Solar physicist Thomas Zurbuchen became NASA’s science chief in October, replacing astronaut John Grunsfeld. Just one month later, the US political system went through a seismic shift when Donald Trump was elected president.
As a high-profile agency perennially favoured by politicians of both parties, NASA usually fares well regardless of which group is in charge. But Trump has appointed several climate-change deniers to his Cabinet, and questions remain about the future of NASA’s Earth-science programmes.
Zurbuchen spoke to Nature on 14 December at a meeting of the American Geophysical Union in San Francisco, California. This interview has been edited for length and clarity.
When will a new NASA administrator be named to replace Charles Bolden?
If history is a teacher, it’s either in January or sometime shortly thereafter.
How are you preparing for the change in administration?
When I came in, it was clear we needed to prepare information for the next administration, and we put together white papers. Then the elections came and I was asked, do you want to change anything you did, for example in Earth science? And I didn’t change a single word. Because the principles that I drew out are the principles that I would use in any administration, no matter what it is.
What are those principles?
First, the science that we’re doing is not science that I’m supposed to invent or prioritize. We have the National Academies [decadal surveys, which recommend mission priorities] for that.
Number two, I believe our science should be ambitious. I believe that missions should have the opportunities of bringing new tools into space, whether by launching a CubeSat with them or a larger small satellite or something else. We see a lot of important work, especially in the Earth sciences, from commercial partners, and we need to figure out how to leverage this and do the best job for the science community.
Third, we need to stick to the amazing tools of science. This agency has been the strongest when we are looking at what is in front of us. We see what is there, and we go and answer the biggest questions. We’re a research agency that explores.
We want to look at new questions of what we could do — to increase what we know about nature but help utilize what we do for the benefit of society.
Given the climate scepticism of some of Trump’s appointees, there have been a lot of questions about what might happen to NASA’s Earth-science division in the next administration. What is NASA’s role in Earth-science research?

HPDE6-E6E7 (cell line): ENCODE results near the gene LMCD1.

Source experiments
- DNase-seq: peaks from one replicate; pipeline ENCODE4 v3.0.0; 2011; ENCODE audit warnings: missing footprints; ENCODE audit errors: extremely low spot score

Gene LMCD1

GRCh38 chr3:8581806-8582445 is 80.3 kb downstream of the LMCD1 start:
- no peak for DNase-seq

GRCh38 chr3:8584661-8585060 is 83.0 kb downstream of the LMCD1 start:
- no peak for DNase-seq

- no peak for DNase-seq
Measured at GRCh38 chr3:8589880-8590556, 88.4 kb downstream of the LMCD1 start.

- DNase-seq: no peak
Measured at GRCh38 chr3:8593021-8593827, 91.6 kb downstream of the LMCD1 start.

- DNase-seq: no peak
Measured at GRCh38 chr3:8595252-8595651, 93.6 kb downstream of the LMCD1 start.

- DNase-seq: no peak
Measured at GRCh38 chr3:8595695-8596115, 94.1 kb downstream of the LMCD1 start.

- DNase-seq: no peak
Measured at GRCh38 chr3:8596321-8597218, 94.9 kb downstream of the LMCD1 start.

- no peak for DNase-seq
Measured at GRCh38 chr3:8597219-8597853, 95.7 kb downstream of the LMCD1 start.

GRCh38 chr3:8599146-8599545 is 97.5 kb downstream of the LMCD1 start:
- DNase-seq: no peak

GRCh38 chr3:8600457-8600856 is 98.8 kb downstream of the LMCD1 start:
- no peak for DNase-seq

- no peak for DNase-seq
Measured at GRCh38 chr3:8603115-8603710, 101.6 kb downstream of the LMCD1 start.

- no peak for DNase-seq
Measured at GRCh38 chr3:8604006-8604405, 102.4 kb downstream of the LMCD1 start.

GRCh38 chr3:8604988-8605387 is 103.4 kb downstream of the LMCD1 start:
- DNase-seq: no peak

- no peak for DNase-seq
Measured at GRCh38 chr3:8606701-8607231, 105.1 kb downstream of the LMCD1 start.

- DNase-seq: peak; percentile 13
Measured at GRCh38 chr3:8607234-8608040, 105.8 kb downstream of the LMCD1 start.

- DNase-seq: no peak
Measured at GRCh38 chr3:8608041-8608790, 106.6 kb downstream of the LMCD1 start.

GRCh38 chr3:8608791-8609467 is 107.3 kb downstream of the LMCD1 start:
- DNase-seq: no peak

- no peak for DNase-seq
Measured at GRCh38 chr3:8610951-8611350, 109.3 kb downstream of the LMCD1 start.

Earth science has been part of NASA since the beginning. It’s part of our chartering documents, and the reason is threefold. One, Earth is worthy of being explored like other planets. There’s important science that we learn here. The second is that research on Earth can actually help save lives and make the world better. And the third is connectedness. If we want to understand Mars or Venus, or volcanism or atmospheres, we look at Earth as a data point.
Are we providing enough value for the taxpayer? I’m happy to have that discussion.
Has Trump’s transition team asked for any lists of scientists who work on climate change, as happened at the Department of Energy?
How will you work with members of Congress, who sometimes take a very hands-on approach to trying to determine NASA’s priorities?
NASA has deep bipartisan support and I really like when congressmen and -women are really excited about it. I’m deeply non-political. I’ve worked with people from both sides of the aisle. In the end, it’s about understanding the why of what we do, like understanding the context of it, and learning how to have clear communication and the decision process that brings us to that goal. I’ve done a lot of work on Capitol Hill in the past.
Let’s see how far we get.
What do you want to accomplish in your first year on the job?
I hope I know who my boss is. [Laughs.] There are things we want to do. Look at the decadal [recommended missions] that we haven’t done.
I hope we can really launch a space-weather initiative. I hope we know what the new planetary missions are, the Discovery-class missions that are going to be announced soon.
How do you deal with the stress of transition?
I purposely rented a place right next to the Mall [in Washington DC], which has always been one of the most inspiring things to me. I remember running up and down the Mall the day before the election, looking at the Washington Monument and the Lincoln Memorial. I was thinking about how many challenging times this country has gone through and how these symbols stand for what’s great about this country. The next day I ran up and down the Mall and I thought, they’re still here.
I have no worries about the resilience of this country.
This article is reproduced with permission and was first published on December 15, 2016.